Buying in a hot market is sometimes inevitable, but you can save money by avoiding these mistakes.
It’s the never-ending saga of homebuyers everywhere: Just when you start looking for homes for sale in Austin, TX, or Boston, MA, prices seem to be booming and you’re stuck trying to buy in a seller’s market. House hunting is hard to time perfectly, and sometimes it’s impossible to avoid buying in a hot market.
But don’t let the fear of tough competition send you into a panic. Avoid falling into one of these traps when shopping in a hot real estate market, and you’ll likely save yourself some money (and a few gray hairs).
1. Acting out of desperation
It’s hard not to be let down when attractive homes are taken from “new” to “pending” before you even have the chance to look at them, but remember: Desperation has no place in a home-buying transaction.
Once desperation sets in, you risk making an impulsive and otherwise unwise decision, such as talking yourself into a home that isn’t quite what you really want or paying more than you can afford. Even if you can’t or don’t want to make an offer, every home you research and visit will give you a better insight into the home-buying process and the market and allow you to refine exactly what amenities you want in your future house.
Once you know exactly what you want, let others know too. Give your contact information to the listing agents at open houses and ask them to drop you a note if they get similar listings.
What’s worse than seeing great properties come and go before you can get out to view them? Seeing them placed under contract before you make an offer.
Before you walk into an open house, make sure your paperwork is up to date and your loan approval hasn’t expired so you’re in position to make an offer that day. If you haven’t already gotten a loan approval, it’s time to start the loan approval process, stat.
3. Ignoring the market entirely
It’s nearly impossible to time the market and make your real estate decisions based on current trends. A better plan is to make your buying decisions based on what’s currently happening in your family, your career, and your life (and what you envision will happen in the next five to 10 years). That said, when it comes time to execute your decision to buy, it’s foolhardy not to pay attention to the market.
You need to be able to play both sides and avoid the panic-inducing fluctuations of the market while staying informed. Ask your real estate agent to help you pay attention to neighborhood-specific information, such as which types of properties move quickly, how many days they generally stay on the market, whether multiple offers are a reality you will face, and how much over asking price homes like the one you want are selling for.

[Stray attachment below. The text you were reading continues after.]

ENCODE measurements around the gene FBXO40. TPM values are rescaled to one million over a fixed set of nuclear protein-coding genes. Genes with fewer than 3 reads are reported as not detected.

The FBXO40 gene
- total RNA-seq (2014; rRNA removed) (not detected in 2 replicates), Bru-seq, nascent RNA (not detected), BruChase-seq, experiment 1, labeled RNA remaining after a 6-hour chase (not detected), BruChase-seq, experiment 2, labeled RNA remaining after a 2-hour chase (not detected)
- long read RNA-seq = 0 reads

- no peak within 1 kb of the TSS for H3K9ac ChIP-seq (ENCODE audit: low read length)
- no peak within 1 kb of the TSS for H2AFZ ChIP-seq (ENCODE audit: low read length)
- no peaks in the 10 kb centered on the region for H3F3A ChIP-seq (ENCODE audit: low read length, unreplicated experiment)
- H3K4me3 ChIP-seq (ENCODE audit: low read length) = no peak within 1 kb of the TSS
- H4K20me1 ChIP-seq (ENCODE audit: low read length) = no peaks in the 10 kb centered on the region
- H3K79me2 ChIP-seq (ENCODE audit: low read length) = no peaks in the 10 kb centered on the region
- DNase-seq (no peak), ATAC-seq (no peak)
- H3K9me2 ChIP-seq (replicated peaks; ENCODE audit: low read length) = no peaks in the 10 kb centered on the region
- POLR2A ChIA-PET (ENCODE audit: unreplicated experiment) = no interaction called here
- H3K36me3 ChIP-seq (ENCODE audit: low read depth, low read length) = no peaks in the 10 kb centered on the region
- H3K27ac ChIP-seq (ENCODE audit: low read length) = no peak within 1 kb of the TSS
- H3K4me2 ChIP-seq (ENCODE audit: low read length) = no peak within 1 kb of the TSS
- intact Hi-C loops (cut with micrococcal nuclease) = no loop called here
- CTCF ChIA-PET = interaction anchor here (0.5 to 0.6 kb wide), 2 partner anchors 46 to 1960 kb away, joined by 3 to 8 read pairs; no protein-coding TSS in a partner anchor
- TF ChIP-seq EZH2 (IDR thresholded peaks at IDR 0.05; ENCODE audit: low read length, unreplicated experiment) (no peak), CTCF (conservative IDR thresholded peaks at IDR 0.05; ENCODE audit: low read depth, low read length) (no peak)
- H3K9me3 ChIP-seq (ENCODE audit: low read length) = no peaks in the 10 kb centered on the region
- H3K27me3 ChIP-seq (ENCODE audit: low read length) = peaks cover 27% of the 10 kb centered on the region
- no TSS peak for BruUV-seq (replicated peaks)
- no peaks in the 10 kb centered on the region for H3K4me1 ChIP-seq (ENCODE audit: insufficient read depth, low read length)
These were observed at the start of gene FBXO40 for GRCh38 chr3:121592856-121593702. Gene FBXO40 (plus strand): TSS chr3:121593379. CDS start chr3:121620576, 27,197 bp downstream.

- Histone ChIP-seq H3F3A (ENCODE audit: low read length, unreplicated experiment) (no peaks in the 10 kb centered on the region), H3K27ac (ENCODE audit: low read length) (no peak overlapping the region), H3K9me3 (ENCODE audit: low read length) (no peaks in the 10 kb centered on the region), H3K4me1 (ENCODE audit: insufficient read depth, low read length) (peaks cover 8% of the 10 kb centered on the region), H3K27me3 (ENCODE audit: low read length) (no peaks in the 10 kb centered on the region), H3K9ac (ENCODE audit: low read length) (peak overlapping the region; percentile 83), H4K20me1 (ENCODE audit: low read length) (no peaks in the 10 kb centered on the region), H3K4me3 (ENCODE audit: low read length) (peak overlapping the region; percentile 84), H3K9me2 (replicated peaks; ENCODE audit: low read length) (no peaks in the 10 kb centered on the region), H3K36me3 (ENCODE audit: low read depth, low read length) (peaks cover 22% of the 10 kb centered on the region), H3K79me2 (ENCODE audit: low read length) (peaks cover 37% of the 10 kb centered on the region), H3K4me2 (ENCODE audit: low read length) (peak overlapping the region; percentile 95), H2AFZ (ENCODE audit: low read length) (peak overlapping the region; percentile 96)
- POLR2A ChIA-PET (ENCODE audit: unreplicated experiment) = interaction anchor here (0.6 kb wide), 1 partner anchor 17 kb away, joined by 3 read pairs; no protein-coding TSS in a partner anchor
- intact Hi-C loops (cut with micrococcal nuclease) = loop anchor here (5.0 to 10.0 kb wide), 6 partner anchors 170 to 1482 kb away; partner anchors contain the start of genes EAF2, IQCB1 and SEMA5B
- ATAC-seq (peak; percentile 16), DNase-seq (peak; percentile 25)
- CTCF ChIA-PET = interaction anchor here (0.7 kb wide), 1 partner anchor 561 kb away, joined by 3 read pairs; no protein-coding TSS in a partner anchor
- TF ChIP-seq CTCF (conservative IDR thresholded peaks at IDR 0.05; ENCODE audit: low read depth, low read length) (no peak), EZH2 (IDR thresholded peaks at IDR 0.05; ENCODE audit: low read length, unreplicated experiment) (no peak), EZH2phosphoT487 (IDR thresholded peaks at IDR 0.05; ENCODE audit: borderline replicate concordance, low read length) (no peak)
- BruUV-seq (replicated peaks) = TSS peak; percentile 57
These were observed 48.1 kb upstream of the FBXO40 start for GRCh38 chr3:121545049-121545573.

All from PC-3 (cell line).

Then use this information to make strategic decisions, covering everything from which properties and areas you’ll focus on to how quickly you’ll need to get out to see listings to — most importantly — what price range you should focus your search on.
4. Financial fogginess
Don’t run the numbers in your head. Don’t ballpark your income, loan payments, and bills, stick your finger in the wind, and guess at how much you can spend on a home. Financially speaking, home buying is the big leagues, so you need to be sparkling, crystal clear on precisely what you can afford.
In a hot market, you may be faced with decisions about whether to increase your price range or your offer price on relatively short notice. If you need help, don’t hesitate to bring your tax adviser or financial planner into the home-budget discussion — especially if you’re a new homebuyer. They can help you understand tax breaks for new homeowners, which can free up some extra money for your mortgage, property taxes, insurance, and HOA dues or private mortgage insurance, if applicable.
Also, make sure you include line items for your savings, retirement investing, gifts, school tuition, travel, and recreation — the sort of things that lenders will not account for when they tell you what their guidelines say you can afford.
Hot markets mean multiple offers on the same home, which often result in a bidding war. And once you’ve had one too many homes pulled out from under you after a bidding war, it can be tempting to pay more than you budgeted for.
To avoid overpaying for a home just because it’s in a bidding war, be sure to go through comparable homes with your agent before you even look at the house.
Bonus: If your agent includes active and pending sales in their pull of the comparable data set, you may find out useful information such as whether other competitive properties have just hit the market, or that all of the competition is now under contract — things that might also inform your motivation levels or price strategy.
Have you bought in a seller’s market? Share your tips for landing a home below!
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